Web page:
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The original team suggested three main possibilities: "(1) unusual stellar activity, (2) emissions from other background objects, or (3) interference from satellite communications" Clearly radio astronomers know about satellites.

They noted "in the absence of solid information about the signal, most astronomers would think that [radio interference or instrumental failures] would probably be the most likely explanation."

The satellite hypothesis has some problems it "does not yet explain the strong dispersion-like features of the signals (diagonal lines in the [weird] figure [in the question])" But on a balance of probablities this is the most likely explanation.

There are satellites in the region of Ross 128:

enter image description here

Location of Geostationary satellites operating between 4-8 GHz in the same region of the sky as Ross 128 (yellow dot).
Credit: Enriquez et al. (SETI Berkeley), http://seti.berkeley.edu/ross128.pdf

Your analysis of the location of a satellite, based on the geometry of satellite orbiting over the equator is not supported by this image.

The observers did not claim to have received a SETI signal. Indeed if you look at their original report they note that "aliens" is at the bottom of their possible explanations. The signal looks different from typical satellite bursts. They hoped the signal was astronomical in nature so there may have been a little wishful thinking.

So the most likely explanation is that we are observing multiple reflections from geostationary satellites transmitting on the 4-8 GHz band.

All quotations from the press release from the planetary habitability observatory.

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  • $\begingroup$ So my analysis is certainly right as far as it goes. There are approximations of the order of 0.1° that I've made to keep the geometry simple. If it's not supported by the image, then something else is going on here. Part of the problem may be the difference between geosynchronous and geostationary. Satellites that have run out of propellant for station keeping will start to "drift" from their station and inclination starts increasing steadily. Another problem is that during 10 minutes, those satellites will move by about 2.5 degrees across the celestial sphere, not shown in this image! $\endgroup$ – uhoh Jul 22 '17 at 10:37
  • $\begingroup$ Now that I have those satellite numbers I can use Skyfield to try to recalculate that plot correctly. There is no epoch shown for that plot, so it's pretty much useless without a reference to the time of observation. I'll start with the time quoted in the waterfall plot of the radio signal in my question. Remember geostationary satellites appear fixed in the sky and so cycle through 360° in RA every sidereal day! $\endgroup$ – uhoh Jul 22 '17 at 10:39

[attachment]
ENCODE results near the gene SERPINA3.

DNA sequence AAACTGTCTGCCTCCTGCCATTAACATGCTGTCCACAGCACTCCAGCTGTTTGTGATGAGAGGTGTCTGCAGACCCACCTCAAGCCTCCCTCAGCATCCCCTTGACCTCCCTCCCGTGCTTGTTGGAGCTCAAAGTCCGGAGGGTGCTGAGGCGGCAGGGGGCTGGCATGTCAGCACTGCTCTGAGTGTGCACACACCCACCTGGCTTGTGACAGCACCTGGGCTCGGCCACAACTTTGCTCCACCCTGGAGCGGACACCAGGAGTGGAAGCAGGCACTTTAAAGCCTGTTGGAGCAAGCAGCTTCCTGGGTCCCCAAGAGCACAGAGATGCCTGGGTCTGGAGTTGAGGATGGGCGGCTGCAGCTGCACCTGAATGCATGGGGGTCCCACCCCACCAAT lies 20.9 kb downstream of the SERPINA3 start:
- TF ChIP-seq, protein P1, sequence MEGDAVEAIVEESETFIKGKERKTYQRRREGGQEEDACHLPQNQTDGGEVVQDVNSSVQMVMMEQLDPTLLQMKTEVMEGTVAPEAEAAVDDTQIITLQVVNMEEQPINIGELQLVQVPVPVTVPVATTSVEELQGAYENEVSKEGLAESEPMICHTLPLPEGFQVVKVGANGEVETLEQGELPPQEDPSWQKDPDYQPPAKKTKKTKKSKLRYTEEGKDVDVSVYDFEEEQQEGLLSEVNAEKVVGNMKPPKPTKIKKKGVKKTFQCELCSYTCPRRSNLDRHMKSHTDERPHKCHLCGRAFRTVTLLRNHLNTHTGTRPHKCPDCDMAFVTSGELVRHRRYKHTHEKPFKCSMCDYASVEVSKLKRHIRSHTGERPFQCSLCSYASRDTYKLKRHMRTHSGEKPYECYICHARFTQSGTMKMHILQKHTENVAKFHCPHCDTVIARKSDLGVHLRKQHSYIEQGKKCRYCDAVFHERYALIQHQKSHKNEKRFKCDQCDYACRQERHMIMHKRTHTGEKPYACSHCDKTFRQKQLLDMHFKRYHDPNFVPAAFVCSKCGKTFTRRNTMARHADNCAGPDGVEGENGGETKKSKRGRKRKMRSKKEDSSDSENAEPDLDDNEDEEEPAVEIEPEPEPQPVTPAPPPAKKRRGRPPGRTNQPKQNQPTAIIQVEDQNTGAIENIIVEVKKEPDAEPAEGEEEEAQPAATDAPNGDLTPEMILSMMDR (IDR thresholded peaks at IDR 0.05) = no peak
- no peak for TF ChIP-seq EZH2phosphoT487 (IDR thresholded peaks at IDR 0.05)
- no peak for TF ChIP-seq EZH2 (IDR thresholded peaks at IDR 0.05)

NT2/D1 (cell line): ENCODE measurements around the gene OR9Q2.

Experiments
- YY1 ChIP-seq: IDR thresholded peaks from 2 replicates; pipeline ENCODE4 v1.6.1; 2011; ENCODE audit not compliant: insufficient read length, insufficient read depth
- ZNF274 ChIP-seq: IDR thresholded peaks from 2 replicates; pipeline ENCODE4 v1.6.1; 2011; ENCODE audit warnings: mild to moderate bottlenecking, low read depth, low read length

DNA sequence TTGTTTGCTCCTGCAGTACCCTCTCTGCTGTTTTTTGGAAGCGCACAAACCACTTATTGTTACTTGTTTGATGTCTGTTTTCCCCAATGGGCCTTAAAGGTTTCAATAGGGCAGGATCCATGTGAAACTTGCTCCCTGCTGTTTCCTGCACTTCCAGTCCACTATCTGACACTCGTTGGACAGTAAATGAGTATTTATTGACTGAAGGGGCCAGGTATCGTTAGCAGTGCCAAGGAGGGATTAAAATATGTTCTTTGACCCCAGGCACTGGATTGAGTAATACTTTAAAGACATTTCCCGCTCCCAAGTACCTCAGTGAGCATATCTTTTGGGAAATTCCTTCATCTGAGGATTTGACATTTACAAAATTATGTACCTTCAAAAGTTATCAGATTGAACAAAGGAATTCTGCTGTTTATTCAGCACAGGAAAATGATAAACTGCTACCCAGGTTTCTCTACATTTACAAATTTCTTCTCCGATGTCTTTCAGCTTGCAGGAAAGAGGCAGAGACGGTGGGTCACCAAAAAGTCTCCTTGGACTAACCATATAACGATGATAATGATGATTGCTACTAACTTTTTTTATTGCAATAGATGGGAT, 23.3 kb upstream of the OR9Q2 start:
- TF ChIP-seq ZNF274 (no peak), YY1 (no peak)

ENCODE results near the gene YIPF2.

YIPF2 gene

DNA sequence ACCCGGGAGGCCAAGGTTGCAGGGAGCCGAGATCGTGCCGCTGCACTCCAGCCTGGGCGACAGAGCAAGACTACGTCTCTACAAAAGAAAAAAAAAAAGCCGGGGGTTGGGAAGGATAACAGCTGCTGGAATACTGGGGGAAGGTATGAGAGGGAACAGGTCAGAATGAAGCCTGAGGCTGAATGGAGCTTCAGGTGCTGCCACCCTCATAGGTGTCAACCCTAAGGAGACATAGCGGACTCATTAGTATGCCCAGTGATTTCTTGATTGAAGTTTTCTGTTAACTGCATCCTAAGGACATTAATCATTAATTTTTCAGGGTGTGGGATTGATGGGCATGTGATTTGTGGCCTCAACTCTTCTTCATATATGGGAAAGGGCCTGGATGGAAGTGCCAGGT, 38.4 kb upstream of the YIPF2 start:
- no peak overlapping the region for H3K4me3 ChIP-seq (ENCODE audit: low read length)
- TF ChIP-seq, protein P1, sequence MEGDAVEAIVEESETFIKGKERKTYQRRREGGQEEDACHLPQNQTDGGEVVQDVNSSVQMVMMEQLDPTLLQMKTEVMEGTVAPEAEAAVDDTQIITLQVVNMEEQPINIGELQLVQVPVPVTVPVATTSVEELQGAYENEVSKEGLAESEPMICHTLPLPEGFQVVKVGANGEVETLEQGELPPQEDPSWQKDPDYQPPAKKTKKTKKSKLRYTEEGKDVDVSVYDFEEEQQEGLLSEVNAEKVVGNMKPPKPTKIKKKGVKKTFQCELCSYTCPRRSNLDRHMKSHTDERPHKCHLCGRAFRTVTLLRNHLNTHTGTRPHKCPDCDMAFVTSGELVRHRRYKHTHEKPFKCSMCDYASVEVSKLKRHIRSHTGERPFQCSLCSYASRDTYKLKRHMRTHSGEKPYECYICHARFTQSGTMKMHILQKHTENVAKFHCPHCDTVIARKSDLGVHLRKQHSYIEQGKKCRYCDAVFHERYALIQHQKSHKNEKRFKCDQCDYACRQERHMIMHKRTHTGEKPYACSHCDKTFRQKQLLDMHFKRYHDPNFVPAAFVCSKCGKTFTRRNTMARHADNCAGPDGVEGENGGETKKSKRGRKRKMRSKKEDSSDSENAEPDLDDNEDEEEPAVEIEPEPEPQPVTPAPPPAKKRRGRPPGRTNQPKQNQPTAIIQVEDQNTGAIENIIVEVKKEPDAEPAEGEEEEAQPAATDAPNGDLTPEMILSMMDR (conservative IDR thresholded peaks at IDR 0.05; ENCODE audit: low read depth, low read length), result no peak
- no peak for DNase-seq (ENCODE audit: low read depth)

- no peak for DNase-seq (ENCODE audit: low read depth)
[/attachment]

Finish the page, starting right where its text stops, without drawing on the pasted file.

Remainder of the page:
• $\begingroup$ All of those listed are pretty old. Newest is 2002, but they go back to 1980's and 1970's. Very doubtful if any of these are transmitting. Two are moving much faster than anything near GEO. My plot looks different also, I can't account for the difference yet though. i.stack.imgur.com/MOoZE.png I don't understand the science behind multiple reflections of satellite signals explaining the (huge!) dispersion. By the way, if you are quoting, you should use block quotes (begin line with the"> greater-than symbol) and quote exactly rather than paraphrase. $\endgroup$ – uhoh Jul 22 '17 at 18:01
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    $\begingroup$ The quotes are copy paste from the listed source, with editoral changes shown in brackets. Quote marks are a common method of indicating quotations in English. I do know how to do block quotes. (check my rep, I've been here a while)! but thanks for the reminder. Its clear that the scientists also don't fully understand the dispersion, but satellite transmission was the best explanation. Who knows what old satellites do : dord.horse $\endgroup$ – James K Jul 22 '17 at 18:10
  • $\begingroup$ OK I see now, the multiple reflections from satellites sentence near the end is your own summary of the explanation, and not at all intended as a direct quote of it. Got it! The editorial markings earlier are fine with me. I can't imagine SE life without block quotes, but seems you're enjoying it quite nicely :) $\endgroup$ – uhoh Jul 22 '17 at 18:18